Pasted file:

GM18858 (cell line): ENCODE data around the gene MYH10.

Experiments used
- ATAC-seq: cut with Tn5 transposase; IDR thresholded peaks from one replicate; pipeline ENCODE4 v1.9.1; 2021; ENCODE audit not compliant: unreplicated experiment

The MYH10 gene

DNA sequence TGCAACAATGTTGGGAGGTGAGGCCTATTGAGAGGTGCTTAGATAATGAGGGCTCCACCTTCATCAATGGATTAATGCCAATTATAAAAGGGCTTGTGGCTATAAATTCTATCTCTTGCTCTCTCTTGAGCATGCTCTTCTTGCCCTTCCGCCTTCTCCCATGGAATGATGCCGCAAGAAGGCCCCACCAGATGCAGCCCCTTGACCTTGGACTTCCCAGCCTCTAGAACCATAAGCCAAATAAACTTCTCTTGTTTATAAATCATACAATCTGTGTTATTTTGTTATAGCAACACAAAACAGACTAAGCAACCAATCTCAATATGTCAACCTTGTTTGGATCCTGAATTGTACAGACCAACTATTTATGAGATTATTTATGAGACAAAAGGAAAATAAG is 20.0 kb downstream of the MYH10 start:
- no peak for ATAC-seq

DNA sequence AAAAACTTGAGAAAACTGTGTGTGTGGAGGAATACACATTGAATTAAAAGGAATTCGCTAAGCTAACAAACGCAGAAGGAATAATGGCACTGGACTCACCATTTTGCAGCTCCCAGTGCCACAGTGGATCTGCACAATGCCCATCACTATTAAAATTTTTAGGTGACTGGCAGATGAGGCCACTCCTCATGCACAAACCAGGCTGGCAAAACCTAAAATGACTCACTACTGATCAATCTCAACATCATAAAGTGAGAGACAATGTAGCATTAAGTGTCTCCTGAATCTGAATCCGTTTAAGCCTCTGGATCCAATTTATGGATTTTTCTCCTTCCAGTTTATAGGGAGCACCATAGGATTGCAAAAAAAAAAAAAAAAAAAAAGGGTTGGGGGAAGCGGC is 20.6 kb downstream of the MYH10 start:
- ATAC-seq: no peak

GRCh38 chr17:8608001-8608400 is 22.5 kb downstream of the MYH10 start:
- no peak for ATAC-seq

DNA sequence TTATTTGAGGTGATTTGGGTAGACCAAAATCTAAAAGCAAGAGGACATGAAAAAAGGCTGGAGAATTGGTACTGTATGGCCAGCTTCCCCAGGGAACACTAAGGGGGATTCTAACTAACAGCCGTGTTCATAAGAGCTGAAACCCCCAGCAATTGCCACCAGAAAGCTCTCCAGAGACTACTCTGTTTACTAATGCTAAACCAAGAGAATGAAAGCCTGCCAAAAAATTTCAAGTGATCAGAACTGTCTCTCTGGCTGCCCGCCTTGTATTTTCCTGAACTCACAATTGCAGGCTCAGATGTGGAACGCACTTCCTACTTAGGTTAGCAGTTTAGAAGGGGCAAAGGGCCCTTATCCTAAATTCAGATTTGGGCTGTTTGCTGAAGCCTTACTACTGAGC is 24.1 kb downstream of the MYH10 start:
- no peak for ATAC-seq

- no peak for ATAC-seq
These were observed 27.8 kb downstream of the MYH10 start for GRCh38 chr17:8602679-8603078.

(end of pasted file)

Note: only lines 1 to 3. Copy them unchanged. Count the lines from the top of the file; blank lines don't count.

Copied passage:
GM18858 (cell line): ENCODE data around the gene MYH10.

Experiments used
- ATAC-seq: cut with Tn5 transposase; IDR thresholded peaks from one replicate; pipeline ENCODE4 v1.9.1; 2021; ENCODE audit not compliant: unreplicated experiment